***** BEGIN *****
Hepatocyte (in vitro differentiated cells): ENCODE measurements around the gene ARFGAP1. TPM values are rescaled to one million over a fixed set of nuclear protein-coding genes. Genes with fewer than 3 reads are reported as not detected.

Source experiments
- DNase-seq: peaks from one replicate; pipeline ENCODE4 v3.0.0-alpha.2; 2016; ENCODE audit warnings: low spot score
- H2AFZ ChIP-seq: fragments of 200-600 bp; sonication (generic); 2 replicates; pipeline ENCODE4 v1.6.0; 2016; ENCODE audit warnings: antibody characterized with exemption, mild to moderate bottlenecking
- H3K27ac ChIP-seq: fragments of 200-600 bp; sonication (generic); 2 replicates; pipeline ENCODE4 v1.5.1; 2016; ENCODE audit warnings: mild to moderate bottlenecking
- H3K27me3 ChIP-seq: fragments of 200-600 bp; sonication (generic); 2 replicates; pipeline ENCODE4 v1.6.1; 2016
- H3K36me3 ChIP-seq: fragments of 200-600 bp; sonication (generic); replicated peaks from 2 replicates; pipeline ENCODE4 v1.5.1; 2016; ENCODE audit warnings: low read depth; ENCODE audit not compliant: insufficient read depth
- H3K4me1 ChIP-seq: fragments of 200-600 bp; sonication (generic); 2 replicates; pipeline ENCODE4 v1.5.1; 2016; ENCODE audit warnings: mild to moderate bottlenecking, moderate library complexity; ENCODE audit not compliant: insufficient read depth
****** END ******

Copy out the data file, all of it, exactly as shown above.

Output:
Hepatocyte (in vitro differentiated cells): ENCODE measurements around the gene ARFGAP1. TPM values are rescaled to one million over a fixed set of nuclear protein-coding genes. Genes with fewer than 3 reads are reported as not detected.

Source experiments
- DNase-seq: peaks from one replicate; pipeline ENCODE4 v3.0.0-alpha.2; 2016; ENCODE audit warnings: low spot score
- H2AFZ ChIP-seq: fragments of 200-600 bp; sonication (generic); 2 replicates; pipeline ENCODE4 v1.6.0; 2016; ENCODE audit warnings: antibody characterized with exemption, mild to moderate bottlenecking
- H3K27ac ChIP-seq: fragments of 200-600 bp; sonication (generic); 2 replicates; pipeline ENCODE4 v1.5.1; 2016; ENCODE audit warnings: mild to moderate bottlenecking
- H3K27me3 ChIP-seq: fragments of 200-600 bp; sonication (generic); 2 replicates; pipeline ENCODE4 v1.6.1; 2016
- H3K36me3 ChIP-seq: fragments of 200-600 bp; sonication (generic); replicated peaks from 2 replicates; pipeline ENCODE4 v1.5.1; 2016; ENCODE audit warnings: low read depth; ENCODE audit not compliant: insufficient read depth
- H3K4me1 ChIP-seq: fragments of 200-600 bp; sonication (generic); 2 replicates; pipeline ENCODE4 v1.5.1; 2016; ENCODE audit warnings: mild to moderate bottlenecking, moderate library complexity; ENCODE audit not compliant: insufficient read depth